Most of us make some sort of effort to get on with people we meet in our lives (I know there are exceptions) and the amount of effort is directly proportional to the importance and or nature of that relationship. So, for example, the effort we make to get along with our work colleagues is naturally going to be greater than the effort we’d make when sitting next to a random stranger on a train and the degree of effort put in to the latter would be proportional to the length of the journey. This is all well and good as long as you’re in control of the situation and every aspect of the situation, which is quite impossible if you own a cat like Gary. For me to tell the story it’s necessary for me to give you a bit of background but, by the end, you will see see what I mean.
When we first moved, ten years ago, to the house we now live in and call home our direct neighbours were, on one side, a youngish couple (couple A) with a child – a son, aged about seven or eight. On the other side was another young couple (couple B) who were childless. Within a few short weeks of us arriving couple A had a massive barney, split up and sold the house. Their problems were quite public and, because our windows look down into their garden, we were privy to a lot of the goings on during their acrimonious separation negotiations. Without going into details here, because that’s not the story I’m telling, let’s just say that some soap-operas left more to the imagination than those two did. Couple B who, it turned out, were a very nice couple from oop naath decided to sell their house and return to those foreign climes just as we had progressed from the nod-politely-to-each-other-on-the-street stage to you-must-come-round-and-have-a-cup-of-tea-with-us stage.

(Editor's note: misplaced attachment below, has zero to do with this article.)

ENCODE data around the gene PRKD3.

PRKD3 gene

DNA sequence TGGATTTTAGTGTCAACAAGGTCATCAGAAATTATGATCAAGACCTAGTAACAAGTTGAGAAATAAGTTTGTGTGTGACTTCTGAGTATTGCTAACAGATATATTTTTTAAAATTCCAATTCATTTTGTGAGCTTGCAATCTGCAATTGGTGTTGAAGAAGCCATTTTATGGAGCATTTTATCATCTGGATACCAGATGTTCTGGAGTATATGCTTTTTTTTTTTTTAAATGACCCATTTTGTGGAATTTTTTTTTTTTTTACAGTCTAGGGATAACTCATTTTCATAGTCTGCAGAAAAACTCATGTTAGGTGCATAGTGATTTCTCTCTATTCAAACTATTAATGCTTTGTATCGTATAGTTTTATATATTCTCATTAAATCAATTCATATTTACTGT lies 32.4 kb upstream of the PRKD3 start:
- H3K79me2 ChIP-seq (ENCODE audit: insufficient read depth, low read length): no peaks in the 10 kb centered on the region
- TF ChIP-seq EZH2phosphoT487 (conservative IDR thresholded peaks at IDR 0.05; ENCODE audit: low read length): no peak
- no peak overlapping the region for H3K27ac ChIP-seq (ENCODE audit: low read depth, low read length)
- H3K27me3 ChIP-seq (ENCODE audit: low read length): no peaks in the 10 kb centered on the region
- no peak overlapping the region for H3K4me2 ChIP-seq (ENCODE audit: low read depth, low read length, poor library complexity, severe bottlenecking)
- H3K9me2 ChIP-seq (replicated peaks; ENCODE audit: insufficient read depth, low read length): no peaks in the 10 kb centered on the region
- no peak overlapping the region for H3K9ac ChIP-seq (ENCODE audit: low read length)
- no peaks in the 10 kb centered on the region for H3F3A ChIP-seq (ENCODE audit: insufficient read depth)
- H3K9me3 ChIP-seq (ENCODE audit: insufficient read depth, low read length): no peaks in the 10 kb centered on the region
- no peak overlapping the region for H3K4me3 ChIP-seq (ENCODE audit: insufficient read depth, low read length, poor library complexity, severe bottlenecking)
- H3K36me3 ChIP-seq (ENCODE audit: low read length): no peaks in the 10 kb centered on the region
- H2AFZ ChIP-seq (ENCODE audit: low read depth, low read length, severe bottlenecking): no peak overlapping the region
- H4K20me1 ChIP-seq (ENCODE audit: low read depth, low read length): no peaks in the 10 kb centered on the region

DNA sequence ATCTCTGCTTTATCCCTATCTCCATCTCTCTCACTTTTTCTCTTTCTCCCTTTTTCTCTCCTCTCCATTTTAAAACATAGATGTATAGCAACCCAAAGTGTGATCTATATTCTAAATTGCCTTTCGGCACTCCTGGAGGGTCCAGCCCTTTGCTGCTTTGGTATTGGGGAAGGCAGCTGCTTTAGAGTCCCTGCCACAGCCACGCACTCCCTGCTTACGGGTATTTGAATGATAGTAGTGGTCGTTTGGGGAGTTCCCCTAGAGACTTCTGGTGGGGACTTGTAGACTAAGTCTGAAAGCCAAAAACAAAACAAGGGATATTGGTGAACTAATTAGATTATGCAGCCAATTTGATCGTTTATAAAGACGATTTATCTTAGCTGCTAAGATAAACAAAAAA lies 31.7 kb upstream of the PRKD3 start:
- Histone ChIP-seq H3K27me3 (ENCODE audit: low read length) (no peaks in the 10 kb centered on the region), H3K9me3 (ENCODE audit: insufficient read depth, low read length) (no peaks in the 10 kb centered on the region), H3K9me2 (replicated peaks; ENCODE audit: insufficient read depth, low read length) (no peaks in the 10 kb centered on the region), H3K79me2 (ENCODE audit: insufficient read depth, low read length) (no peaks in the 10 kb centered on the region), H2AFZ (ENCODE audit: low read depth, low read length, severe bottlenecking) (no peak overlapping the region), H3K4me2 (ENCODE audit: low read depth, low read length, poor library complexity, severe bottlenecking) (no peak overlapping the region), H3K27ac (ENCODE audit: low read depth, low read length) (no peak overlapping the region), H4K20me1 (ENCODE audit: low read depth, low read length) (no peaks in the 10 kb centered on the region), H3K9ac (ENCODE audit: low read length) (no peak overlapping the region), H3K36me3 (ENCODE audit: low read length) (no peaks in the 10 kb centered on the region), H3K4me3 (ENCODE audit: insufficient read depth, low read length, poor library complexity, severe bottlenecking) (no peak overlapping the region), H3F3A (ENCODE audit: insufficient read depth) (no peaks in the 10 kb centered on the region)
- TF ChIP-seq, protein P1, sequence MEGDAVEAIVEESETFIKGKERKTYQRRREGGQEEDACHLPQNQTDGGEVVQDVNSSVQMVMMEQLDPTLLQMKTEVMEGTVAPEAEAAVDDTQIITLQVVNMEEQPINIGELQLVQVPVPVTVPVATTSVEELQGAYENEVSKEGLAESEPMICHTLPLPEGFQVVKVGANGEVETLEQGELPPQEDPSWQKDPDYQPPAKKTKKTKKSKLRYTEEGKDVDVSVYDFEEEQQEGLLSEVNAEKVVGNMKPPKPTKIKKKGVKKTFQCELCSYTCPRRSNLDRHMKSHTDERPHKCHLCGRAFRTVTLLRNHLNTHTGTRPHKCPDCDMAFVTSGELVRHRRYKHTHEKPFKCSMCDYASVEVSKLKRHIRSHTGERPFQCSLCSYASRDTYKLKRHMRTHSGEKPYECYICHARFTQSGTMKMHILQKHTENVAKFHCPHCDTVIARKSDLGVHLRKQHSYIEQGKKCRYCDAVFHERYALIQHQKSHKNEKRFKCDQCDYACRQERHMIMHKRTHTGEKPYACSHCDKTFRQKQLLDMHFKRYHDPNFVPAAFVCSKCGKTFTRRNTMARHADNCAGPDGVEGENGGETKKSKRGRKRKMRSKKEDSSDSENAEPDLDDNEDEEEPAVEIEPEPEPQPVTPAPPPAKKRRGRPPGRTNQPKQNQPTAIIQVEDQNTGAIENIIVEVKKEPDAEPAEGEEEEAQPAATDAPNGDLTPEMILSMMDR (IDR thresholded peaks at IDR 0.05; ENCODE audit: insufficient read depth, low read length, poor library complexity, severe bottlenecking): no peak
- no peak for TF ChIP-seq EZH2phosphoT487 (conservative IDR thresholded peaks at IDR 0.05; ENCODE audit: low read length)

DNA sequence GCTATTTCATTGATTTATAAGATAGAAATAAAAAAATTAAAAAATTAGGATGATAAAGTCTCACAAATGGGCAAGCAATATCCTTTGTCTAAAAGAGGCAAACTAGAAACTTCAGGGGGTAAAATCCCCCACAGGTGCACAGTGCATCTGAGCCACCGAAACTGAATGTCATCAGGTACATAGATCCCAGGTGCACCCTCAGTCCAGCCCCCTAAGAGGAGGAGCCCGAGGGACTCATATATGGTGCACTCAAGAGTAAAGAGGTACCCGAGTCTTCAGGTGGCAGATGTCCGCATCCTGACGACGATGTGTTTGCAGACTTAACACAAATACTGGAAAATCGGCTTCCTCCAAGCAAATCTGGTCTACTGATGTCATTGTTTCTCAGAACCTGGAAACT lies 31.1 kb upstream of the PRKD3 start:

Couple A’s house was bought by a Lithuanian guy, Tomas, who is married with two daughters. We get on reasonably well – conversing from time to time over the wooden fence that divides our two properties – a bit like Tim Taylor and his neighbour Wilson in Home Improvement, but he’s a businessman and travels a fair bit so he’s often not around.
A self-proclaimed prophet (I kid you not) from Ghana bought Couple B’s house but we hardly ever see him or his family because they’re always off somewhere on some mission (prophesying I expect). The elderly guy who lives opposite them despises them. There’s no obvious reason for his dislike but it could have something to do with the fact that they keep strange hours and are quite noisy. The elderly gentleman likes the odd drink and keeps regular hours (from opening time till closing time daily) at the pub, which is a mere five minutes walk from his house (and about fifteen minutes back with all the weaving he does). I was invited to attend a child’s birthday party (at the prophet’s house) so I accepted in the spirit of if one is going to get to know one’s neighbour’s one really should make an effort. I didn’t really enjoy myself – the music was too loud and the food was strange. I later got diarrhoea which may or may not have been from something I ate at that child’s party.